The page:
Investing in others may not be common in this dog-eat-dog world, but we are called to be uncommon. We are called to serve.
I always thank God for you because of his grace given you in Christ Jesus. (First Corinthians 1:4)
Pastor Joel Osteen once said, “If you’re the smartest one in your circle, it’s time to enlarge your circle.” I am blessed to have a very large circle of very smart colleagues–people I can turn to for advice, prayer or an understanding ear.
From Steve Laube, who probably knows more about the ins and outs of publishing than any other person in the industry, to John Riddle, a master of marketing and the business of writing, to Denny Boultinghouse, who always has the answer I need before I even know I need it.
I am thankful for the brilliant people God has placed in my life to help me get to that next level–professionally and spiritually–and I think it’s important to honor those individuals. Too many people today are so concerned with “making it” that they’ll use you as a rung as they climb the ladder of success. But then there are those who will assist you in every way possible, hoping you’ll go past them on that ladder of success, giving you a boost when you get stuck on a rung. Those people are the treasures in our lives, the teachers, the mentors.
I’ve had different mentors in my life, but there are two who really stand out, people who invested in me and made a difference.
During my stint as a sportswriter at a daily newspaper in Indiana, I had my first mentor, Bob Bridge. Bob was (and still is) the hardest-working newspaperman in the business. Getting the story wasn’t enough for Bob; he always dug deeper, asked the right questions and crafted copy that placed the reader at the scene. He gave every story the same attention, whether it was about an 8-year-old local boy who caught the biggest fish in a father-son tournament or a story featuring quotes from “sports royalty.” He taught me that every story is important.
Though he’d never discuss it because he’s too modest, Bob has won just about every journalistic award you can win. I always say, “I earned my journalism degree from Indiana University, but I learned the craft of writing from Bob.” He worked with me. He coached me. And, yes, at times, he was hard on me. But, he made me a better writer, and in the end, a better person. Even now, when I teach at writers' conferences and universities around the country, I often share wisdom that I learned from Bob. He is still the best writer I’ve ever encountered, and I continue to study his leads, descriptive language and voice.
When I took the job as a magazine writer for a Christian publication in Fort Worth, Texas, I met my second mentor, Ron Jordan. He had been a newspaper writer and editor for a large paper in North Carolina before taking the position as managing editor for a worldwide Christian magazine, so we spoke that same “newspaper language” and had an immediate connection. As my boss, he was kind but stern. He guided me as I learned to ghostwrite, which was a completely new concept for me. In journalism school, all of my professors told me to “find my voice,” and now I was being asked to lose my voice and find somebody else’s. It was a foreign concept, and I fought it every step of the way. But Ron was patient, and he and my immediate supervisor, Don, believed in me and my abilities to be more than a features writer.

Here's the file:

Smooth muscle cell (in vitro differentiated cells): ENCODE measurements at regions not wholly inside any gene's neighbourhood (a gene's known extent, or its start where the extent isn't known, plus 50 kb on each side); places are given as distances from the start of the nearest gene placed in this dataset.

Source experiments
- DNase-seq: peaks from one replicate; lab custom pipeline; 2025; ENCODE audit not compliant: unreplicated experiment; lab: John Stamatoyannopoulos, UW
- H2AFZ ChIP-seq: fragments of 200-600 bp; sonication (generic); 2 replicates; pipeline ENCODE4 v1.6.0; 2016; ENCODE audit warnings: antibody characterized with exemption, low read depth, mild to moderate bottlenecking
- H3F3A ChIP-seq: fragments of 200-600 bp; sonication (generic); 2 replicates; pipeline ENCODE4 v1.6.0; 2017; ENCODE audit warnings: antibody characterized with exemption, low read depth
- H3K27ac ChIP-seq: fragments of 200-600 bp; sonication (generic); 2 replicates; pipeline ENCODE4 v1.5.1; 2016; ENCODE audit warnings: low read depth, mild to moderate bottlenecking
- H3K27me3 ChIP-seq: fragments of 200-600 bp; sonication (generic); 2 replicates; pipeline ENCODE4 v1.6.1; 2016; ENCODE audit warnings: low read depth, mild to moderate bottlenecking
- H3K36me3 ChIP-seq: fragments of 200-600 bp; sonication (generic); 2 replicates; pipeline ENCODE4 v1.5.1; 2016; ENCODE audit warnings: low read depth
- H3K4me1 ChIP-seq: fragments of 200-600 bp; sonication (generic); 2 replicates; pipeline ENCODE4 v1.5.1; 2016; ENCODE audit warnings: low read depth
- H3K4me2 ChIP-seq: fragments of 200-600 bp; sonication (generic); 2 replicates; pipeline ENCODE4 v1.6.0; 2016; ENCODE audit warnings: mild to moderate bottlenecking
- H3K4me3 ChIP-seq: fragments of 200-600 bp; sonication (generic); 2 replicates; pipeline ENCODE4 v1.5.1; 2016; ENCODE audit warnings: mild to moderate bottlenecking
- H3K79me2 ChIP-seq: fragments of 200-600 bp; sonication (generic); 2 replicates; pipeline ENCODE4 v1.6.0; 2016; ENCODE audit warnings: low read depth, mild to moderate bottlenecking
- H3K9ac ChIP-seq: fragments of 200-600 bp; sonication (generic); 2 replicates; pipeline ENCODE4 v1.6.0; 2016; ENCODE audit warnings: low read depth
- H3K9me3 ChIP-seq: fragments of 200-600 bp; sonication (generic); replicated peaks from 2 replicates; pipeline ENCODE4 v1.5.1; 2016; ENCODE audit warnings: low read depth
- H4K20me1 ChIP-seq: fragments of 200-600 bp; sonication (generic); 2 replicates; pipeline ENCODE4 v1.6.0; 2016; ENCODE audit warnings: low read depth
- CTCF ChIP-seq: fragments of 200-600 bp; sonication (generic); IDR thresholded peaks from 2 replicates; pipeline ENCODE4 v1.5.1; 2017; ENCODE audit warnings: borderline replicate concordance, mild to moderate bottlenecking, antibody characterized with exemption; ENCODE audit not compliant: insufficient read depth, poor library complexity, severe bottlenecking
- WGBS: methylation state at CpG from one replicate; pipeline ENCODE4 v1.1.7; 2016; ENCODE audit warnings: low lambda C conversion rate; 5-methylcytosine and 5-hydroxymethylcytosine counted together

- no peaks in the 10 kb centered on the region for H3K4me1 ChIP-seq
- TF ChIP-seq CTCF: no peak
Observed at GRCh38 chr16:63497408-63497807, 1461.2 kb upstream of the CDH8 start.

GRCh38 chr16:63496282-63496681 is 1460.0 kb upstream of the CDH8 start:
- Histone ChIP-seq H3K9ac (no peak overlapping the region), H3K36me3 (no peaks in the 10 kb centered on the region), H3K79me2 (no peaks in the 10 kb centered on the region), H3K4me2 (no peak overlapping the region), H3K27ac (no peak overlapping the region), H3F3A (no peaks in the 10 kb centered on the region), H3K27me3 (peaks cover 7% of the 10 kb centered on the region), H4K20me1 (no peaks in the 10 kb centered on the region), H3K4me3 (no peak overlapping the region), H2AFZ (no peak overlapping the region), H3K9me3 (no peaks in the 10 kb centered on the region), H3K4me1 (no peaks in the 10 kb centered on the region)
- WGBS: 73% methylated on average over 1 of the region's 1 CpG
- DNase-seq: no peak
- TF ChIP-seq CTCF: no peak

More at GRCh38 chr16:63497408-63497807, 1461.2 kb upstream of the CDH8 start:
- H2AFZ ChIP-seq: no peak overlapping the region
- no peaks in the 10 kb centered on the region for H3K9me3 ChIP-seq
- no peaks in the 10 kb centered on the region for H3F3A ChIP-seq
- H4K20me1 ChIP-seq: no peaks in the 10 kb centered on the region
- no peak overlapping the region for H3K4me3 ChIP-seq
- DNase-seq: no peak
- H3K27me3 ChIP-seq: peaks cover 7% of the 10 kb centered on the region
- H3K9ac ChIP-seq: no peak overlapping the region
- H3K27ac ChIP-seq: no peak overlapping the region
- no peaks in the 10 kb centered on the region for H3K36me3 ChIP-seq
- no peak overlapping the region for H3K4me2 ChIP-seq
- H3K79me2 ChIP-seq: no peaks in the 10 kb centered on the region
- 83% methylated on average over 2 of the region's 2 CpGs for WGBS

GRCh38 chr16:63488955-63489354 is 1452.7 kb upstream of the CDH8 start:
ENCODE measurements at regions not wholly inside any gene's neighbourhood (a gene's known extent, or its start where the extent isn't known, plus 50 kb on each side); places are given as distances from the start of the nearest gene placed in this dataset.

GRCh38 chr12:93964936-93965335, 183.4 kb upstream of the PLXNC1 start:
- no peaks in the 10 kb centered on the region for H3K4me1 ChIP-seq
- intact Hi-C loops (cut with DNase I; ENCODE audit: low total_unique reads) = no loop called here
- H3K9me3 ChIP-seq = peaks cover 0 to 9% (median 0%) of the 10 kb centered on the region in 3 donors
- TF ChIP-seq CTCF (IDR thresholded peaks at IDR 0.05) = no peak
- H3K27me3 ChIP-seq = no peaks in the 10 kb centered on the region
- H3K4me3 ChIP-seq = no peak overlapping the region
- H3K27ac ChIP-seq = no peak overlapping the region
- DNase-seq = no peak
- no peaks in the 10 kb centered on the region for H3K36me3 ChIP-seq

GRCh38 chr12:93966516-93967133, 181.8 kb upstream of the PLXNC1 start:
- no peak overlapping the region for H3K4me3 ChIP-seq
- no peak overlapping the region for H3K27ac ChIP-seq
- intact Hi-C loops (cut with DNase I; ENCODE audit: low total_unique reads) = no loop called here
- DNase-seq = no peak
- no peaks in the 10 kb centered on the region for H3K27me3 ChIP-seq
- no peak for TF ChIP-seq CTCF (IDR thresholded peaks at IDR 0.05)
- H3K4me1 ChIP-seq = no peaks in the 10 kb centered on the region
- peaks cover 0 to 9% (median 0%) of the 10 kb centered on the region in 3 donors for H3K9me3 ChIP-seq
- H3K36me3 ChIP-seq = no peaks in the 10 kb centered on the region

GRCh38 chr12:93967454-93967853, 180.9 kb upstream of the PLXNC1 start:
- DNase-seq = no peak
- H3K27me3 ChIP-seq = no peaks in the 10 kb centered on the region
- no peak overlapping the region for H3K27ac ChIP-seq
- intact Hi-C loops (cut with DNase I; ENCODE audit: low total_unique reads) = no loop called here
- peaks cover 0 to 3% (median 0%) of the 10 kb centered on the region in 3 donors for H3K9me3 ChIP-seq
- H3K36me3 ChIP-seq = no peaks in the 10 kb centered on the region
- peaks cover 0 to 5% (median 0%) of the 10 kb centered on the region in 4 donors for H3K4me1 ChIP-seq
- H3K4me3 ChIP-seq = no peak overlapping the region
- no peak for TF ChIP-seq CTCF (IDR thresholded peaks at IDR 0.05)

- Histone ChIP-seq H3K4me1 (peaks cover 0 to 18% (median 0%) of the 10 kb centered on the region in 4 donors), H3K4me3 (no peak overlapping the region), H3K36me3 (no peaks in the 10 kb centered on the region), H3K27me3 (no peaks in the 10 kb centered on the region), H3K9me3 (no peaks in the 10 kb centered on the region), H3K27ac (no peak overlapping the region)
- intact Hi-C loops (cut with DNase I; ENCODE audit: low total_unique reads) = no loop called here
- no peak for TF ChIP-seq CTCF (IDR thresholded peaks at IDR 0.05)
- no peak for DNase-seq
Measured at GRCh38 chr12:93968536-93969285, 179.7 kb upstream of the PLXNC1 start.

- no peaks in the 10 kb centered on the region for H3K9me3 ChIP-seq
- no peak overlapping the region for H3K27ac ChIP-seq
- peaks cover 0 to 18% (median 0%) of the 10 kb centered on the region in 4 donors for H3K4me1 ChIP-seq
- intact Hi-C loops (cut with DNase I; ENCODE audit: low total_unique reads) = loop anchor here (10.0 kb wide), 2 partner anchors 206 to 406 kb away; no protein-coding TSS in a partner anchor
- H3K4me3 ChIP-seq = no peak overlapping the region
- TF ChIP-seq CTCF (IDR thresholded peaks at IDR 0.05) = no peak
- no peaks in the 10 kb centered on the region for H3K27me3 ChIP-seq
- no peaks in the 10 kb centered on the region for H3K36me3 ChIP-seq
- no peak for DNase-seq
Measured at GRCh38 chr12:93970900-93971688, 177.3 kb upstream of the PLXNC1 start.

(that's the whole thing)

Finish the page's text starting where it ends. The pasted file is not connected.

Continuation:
They believed in me so much that I started believing in myself and eventually discovered that I could write in the voice of another person and communicate that person’s message with clarity and conviction. That skill opened up a whole new career path that has brought great joy, lifelong friendships and wonderful compensation into my life. But of all the things I learned from Ron, one stands out: He was a living demonstration of “leading by serving.” He served others on staff without any expectation of recognition, and so we all followed him willingly. I’ve never forgotten that life lesson, and I try daily to follow his example.
Who are your mentors? Who has invested in you so that you might be successful? I challenge you to take a moment today and drop that person a note of gratitude. Give honor where honor is due. I also challenge you to be that person in somebody else’s life. Take time to encourage others and offer advice and instruction when called upon. Investing in others may not be common in this dog-eat-dog world, but we are called to be uncommon. We are called to love others as we love ourselves. We are called to serve.
Father, thank you for the mentors you have placed in my life. I pray that you bless them today. And, Lord, help me to invest in others and be that mentor in someone else’s life. In Jesus’ Mighty Name. Amen.